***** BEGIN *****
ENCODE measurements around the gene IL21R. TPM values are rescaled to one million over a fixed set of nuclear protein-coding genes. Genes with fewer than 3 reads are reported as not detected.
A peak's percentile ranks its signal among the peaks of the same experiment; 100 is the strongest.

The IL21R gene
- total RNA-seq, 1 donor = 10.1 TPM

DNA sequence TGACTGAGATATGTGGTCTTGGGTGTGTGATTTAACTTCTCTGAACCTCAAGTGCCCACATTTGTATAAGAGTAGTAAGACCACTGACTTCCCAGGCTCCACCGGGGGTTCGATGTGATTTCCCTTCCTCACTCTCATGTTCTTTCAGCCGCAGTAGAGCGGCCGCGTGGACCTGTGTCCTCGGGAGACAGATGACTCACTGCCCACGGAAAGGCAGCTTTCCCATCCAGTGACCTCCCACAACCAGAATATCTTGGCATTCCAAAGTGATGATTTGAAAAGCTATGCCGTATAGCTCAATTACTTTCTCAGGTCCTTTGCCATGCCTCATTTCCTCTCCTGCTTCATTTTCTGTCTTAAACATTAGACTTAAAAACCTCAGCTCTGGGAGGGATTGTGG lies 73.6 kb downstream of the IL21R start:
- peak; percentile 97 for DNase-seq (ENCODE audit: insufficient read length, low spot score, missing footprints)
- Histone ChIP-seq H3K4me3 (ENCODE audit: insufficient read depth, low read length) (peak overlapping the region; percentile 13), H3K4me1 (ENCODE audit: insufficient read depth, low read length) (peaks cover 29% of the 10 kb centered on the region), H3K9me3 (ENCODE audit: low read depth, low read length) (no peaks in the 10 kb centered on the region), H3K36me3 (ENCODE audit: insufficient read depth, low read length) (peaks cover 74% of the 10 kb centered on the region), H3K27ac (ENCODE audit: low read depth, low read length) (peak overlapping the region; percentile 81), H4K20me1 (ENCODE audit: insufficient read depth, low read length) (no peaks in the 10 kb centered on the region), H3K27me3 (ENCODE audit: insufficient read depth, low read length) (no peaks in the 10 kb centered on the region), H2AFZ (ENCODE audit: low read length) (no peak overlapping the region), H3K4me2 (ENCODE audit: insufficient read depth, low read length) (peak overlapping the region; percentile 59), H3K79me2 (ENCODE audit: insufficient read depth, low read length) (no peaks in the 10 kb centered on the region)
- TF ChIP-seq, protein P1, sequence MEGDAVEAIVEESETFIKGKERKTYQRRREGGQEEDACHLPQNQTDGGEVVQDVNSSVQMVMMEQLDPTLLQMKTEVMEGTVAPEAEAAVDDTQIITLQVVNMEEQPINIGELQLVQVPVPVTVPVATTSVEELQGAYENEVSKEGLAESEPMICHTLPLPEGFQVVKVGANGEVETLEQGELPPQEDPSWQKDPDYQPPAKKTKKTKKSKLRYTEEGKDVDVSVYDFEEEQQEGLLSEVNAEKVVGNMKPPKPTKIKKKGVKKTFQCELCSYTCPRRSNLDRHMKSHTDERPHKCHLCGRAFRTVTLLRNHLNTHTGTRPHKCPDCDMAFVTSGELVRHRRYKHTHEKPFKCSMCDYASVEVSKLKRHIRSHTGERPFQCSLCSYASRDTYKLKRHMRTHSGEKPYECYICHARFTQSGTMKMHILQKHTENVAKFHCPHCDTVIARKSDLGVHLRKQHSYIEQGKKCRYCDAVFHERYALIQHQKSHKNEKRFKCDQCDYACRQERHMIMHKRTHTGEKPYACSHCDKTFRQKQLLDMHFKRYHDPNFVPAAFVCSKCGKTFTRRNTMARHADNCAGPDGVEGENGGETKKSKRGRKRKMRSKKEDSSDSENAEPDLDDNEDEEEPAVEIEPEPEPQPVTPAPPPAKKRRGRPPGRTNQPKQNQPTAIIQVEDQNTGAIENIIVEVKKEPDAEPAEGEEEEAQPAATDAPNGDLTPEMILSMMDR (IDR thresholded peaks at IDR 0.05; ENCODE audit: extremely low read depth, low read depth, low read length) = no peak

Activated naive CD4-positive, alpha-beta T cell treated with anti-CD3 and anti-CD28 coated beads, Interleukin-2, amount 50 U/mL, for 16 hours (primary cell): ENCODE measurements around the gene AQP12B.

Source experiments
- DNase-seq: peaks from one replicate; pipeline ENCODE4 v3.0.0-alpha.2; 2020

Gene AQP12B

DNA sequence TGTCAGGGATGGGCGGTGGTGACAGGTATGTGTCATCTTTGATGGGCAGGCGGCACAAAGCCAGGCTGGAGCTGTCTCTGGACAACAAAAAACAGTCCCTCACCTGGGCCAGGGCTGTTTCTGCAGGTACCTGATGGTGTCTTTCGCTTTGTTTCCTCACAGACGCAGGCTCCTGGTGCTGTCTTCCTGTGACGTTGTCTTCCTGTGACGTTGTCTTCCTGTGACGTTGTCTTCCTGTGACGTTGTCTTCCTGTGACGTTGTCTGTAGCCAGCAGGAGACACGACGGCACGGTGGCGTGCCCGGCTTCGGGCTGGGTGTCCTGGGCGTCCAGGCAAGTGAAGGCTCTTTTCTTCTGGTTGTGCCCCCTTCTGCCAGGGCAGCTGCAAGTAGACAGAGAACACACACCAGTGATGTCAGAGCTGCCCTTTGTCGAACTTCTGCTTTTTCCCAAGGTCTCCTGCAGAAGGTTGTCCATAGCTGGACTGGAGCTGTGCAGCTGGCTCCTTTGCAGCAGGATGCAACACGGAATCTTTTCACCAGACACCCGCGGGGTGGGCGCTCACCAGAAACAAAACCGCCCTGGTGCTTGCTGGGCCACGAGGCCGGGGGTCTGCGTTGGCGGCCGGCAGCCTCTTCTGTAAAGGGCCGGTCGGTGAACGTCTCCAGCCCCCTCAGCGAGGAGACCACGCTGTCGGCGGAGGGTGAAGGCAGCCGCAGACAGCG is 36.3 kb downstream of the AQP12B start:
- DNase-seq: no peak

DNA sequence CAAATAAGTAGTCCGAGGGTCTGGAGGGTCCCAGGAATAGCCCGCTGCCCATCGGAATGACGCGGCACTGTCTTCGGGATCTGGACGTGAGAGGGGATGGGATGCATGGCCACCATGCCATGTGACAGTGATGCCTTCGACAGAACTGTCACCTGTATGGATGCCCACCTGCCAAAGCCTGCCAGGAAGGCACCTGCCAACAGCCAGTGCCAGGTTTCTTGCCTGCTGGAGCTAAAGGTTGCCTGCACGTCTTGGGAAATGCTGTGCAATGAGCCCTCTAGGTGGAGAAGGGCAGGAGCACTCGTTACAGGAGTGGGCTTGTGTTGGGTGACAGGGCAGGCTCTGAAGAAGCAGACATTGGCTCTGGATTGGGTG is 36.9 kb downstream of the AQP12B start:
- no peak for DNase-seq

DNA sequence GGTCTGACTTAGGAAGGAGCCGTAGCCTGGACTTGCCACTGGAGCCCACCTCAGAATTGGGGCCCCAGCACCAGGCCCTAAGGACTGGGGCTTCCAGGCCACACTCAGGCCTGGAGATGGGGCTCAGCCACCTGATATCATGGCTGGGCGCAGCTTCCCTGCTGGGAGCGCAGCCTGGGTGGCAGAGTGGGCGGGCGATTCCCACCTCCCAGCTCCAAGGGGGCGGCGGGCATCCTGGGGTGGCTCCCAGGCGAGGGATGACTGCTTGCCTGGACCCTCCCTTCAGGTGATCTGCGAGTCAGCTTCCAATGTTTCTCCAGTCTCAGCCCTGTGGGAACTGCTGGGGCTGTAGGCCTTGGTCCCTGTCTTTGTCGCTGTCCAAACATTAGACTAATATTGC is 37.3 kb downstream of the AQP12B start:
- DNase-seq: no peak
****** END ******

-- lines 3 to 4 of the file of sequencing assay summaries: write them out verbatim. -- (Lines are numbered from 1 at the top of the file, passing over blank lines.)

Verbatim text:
The IL21R gene
- total RNA-seq, 1 donor = 10.1 TPM